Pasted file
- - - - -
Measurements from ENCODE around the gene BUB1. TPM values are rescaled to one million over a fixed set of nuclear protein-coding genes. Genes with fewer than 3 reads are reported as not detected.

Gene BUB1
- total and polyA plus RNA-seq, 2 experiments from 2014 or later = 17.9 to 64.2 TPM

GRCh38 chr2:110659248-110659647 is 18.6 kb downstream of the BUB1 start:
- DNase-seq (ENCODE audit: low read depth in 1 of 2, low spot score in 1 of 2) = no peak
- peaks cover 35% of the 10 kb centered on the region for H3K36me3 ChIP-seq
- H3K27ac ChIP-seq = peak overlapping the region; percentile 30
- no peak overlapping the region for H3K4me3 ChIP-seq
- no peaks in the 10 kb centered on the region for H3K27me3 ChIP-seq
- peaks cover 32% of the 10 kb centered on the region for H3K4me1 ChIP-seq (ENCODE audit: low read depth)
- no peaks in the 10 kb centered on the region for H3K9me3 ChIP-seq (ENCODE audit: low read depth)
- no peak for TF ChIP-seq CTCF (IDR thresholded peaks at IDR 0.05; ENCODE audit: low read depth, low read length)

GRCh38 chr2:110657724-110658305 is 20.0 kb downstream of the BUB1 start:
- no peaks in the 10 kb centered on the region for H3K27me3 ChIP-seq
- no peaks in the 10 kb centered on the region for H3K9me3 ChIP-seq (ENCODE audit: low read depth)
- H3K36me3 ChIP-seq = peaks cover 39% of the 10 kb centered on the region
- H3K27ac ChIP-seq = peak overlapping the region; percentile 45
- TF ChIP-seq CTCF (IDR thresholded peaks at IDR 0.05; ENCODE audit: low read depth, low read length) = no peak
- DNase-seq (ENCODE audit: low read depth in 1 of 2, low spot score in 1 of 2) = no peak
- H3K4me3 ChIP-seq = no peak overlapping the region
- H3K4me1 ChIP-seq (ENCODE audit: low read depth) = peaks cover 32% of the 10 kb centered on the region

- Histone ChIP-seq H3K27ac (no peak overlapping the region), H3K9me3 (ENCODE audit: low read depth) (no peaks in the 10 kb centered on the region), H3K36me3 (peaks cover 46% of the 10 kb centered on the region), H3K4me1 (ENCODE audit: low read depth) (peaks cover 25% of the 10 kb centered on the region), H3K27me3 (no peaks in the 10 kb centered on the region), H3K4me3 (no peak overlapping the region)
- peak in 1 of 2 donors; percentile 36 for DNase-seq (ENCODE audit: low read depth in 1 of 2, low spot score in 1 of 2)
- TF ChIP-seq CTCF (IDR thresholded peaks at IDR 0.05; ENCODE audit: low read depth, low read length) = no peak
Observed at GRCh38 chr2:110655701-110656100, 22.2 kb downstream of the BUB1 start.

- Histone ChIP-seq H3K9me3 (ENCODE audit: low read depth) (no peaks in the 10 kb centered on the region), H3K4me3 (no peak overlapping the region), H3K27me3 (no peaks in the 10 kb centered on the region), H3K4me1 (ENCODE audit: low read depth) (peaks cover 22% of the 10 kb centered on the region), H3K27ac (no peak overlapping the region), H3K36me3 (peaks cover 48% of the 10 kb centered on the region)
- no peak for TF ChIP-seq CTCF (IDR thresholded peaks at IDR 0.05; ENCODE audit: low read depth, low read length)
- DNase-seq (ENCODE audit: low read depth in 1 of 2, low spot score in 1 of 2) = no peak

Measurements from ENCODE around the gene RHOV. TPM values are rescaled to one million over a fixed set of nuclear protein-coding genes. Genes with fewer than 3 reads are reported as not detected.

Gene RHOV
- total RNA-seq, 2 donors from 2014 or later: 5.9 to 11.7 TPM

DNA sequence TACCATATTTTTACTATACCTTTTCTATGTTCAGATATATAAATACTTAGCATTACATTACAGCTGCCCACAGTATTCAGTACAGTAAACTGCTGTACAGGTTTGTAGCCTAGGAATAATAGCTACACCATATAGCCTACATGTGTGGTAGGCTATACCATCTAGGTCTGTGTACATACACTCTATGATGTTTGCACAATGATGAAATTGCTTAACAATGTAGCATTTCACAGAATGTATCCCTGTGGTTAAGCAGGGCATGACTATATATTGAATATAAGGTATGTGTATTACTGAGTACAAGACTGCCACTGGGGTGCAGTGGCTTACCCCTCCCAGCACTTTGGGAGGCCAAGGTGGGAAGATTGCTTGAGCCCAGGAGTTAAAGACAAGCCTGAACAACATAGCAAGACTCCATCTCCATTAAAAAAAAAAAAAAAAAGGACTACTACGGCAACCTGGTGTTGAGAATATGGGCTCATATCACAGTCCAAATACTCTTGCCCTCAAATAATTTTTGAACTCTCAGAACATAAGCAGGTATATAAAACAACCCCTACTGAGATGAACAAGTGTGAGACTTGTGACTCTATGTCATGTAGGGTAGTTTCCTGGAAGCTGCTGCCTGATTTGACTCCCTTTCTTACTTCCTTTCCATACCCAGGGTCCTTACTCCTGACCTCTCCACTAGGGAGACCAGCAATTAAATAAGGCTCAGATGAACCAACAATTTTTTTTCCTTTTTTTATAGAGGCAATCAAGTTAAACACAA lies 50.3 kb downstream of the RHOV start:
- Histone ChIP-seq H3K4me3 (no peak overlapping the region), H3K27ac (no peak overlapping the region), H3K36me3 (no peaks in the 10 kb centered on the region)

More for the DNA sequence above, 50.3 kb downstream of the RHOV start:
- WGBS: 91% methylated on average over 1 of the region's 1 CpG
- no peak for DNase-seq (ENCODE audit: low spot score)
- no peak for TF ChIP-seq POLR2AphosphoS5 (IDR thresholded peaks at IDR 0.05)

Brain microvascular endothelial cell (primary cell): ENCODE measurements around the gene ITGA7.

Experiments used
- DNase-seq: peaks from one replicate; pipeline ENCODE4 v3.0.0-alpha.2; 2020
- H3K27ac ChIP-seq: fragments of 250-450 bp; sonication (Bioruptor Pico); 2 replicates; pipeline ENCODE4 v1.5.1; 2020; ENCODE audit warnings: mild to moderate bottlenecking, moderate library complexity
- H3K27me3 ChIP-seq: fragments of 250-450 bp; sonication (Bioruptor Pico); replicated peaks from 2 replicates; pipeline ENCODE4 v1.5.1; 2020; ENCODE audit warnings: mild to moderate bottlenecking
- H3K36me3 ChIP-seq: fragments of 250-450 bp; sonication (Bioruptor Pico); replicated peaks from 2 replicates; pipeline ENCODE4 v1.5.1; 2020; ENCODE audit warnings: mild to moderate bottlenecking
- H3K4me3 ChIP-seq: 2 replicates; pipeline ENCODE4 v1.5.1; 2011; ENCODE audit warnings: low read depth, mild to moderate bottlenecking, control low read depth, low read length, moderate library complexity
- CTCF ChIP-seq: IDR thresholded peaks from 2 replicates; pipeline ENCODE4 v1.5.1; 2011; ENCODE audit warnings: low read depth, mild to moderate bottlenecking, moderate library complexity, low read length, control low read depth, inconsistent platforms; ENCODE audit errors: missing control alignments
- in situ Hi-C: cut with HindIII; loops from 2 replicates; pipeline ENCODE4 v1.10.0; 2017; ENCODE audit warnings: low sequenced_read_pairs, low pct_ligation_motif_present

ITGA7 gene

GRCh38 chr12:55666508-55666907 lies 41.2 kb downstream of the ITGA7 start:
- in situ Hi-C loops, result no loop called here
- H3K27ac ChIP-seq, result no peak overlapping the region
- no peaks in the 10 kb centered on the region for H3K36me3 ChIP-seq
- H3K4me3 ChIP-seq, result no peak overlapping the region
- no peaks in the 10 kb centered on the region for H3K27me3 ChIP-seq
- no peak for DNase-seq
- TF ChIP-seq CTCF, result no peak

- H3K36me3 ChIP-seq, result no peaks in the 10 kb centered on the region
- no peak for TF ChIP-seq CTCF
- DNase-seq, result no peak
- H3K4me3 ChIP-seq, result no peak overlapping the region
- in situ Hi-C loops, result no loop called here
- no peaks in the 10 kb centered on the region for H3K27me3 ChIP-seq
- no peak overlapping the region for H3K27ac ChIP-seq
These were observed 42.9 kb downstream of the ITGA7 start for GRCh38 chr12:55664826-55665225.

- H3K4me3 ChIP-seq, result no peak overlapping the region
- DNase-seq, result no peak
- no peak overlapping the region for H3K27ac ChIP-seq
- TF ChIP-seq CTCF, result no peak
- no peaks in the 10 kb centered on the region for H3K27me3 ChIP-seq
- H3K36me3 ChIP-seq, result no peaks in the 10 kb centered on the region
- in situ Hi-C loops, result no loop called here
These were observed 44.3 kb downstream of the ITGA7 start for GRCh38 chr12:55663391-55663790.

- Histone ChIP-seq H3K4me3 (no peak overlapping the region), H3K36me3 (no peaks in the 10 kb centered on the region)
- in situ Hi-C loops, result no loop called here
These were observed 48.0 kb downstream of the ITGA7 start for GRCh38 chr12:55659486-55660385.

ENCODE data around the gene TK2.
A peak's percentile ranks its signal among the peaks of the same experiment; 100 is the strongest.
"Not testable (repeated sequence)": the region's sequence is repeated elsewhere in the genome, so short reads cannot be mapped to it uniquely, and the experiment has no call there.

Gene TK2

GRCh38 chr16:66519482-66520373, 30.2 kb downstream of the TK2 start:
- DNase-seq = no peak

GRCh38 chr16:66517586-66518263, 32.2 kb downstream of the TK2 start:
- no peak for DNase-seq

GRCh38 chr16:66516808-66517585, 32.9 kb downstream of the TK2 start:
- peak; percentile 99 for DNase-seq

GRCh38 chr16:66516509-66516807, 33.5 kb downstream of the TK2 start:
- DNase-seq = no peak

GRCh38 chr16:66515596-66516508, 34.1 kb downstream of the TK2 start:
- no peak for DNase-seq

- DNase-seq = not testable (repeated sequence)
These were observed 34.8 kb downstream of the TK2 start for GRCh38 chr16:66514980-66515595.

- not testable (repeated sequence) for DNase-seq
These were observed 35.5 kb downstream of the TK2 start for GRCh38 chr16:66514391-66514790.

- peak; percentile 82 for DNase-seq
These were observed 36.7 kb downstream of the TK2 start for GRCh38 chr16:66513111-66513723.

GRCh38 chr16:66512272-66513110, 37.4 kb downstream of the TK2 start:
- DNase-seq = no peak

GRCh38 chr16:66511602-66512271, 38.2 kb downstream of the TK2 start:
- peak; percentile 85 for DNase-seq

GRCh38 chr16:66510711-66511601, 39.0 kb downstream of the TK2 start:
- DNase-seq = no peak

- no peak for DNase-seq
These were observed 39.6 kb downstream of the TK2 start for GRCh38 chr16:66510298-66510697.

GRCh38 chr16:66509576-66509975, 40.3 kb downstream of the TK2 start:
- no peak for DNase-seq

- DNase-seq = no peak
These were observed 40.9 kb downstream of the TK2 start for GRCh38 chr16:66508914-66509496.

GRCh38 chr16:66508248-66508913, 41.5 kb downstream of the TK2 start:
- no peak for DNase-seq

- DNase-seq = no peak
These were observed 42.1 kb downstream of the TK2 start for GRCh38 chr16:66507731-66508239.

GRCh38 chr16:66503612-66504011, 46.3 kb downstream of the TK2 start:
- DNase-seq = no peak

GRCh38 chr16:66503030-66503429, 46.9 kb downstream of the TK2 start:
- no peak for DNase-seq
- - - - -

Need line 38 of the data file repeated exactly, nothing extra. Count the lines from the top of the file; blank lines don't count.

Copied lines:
Brain microvascular endothelial cell (primary cell): ENCODE measurements around the gene ITGA7.